57 minutes | Feb 2nd 2021

S1:E11 | Lessons From The Front Lines - SEC Enforcement and the Impact on the Industry | Compliance In Context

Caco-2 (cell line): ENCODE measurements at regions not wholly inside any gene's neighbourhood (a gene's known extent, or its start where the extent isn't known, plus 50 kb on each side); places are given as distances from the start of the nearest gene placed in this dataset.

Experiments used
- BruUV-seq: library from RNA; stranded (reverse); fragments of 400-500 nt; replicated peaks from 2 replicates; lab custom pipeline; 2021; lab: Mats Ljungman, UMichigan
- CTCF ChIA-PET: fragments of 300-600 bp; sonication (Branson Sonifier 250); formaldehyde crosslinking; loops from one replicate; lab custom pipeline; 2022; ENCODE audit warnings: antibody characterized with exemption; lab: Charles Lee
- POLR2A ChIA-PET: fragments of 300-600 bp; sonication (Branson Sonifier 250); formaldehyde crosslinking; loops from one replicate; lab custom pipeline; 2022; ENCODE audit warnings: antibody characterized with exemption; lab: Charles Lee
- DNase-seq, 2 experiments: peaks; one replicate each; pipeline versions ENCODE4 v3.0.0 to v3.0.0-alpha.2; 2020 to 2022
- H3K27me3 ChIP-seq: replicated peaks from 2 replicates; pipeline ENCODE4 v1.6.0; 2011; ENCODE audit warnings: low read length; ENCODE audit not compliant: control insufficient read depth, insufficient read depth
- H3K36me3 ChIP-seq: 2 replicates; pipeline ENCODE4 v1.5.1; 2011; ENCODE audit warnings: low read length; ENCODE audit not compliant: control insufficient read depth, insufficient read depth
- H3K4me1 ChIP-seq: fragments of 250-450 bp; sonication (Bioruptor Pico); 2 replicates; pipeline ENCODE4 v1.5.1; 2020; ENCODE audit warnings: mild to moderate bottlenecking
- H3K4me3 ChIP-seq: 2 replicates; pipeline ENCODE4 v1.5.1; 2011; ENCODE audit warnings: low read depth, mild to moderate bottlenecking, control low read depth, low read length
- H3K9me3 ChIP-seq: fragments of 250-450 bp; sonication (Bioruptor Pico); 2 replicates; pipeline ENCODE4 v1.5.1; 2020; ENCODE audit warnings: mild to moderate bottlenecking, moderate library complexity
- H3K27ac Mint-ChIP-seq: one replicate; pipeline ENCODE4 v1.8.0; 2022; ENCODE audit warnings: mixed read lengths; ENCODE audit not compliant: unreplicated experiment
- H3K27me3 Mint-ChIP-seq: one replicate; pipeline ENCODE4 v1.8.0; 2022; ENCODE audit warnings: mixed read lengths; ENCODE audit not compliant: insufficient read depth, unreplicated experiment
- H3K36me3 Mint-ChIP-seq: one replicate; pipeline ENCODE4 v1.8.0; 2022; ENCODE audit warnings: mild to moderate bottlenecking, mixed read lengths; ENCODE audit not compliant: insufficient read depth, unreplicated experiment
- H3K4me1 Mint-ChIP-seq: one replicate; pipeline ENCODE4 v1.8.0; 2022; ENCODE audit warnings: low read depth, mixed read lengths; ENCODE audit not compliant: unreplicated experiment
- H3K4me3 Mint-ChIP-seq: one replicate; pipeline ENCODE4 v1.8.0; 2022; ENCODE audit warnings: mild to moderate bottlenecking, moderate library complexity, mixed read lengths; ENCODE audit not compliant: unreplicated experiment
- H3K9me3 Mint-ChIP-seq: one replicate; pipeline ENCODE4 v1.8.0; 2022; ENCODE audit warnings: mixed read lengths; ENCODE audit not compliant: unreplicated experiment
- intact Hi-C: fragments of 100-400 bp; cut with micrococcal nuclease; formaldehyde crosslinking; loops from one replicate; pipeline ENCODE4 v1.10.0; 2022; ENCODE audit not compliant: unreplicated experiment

Welcome back to The Securities Compliance Podcast! On today’s show, we officially launch the Lessons From the Front Lines series. Much like our regular shows, this series will provide the same excellent content to help you put Compliance In Context™, but will deliver that content in a more narrative form—like a fireside conversation with an industry pro. In this way, the Lessons From the Front Lines series will provide you with practical advice and takeaways that focus on real-life, tough lessons other compliance professionals and regulators have learned on the front lines of our industry.  To help guide us through today's conversation, we welcome in Rob Kaplan and Bruce Karpati. In sharing their experiences as former Co-Chiefs of the Asset Management Unit, Bruce and Rob discuss the role of SEC Enforcement and its impact on the industry.    Topics: What is the role of the Division of Enforcement in the industry, and how does the SEC send a strong message in enforcement cases? Review the concept of “regulation through enforcement” Were there consistent failures or compliance violations in the cases you saw in the Asset Management Unit? Discussion of how negotiations that occur in an enforcement case can result in unintended consequences affecting the industry Analyzing the lines between clearly violative activity and “minor” violations Identifying the top one or two lessons learned from each of these cases and the biggest takeaways for compliance   Quotes: “The good public policy way...is when an enforcement matter comes out and it says you cannot do X, right. You cannot have loans to affiliates that are not properly documented because we don't like that. It's when next time somebody comes to the chief compliance officer and says, hey, we're thinking about making this loan to affiliates that they say you know what “[t]here's this enforcement case that says you can't do that,” or the CEO has been waiting or other compliance professional or the GC has been waiting for a case to come out on point to be able to arm them in discussions with the business side to help set the standards.” “If you’re sitting on the compliance side and you read one of these summaries of these orders and you’re still confused as to what you actually have to do, that’s a real problem.” “That to me is the risk: Is that you don’t take something small seriously. You have disclosures that ignore it, it snowballs, and then you have a pattern and practice as it goes on, that you could have really avoided and you don’t know how to get yourself clean.”   Resources: Compliance in Context
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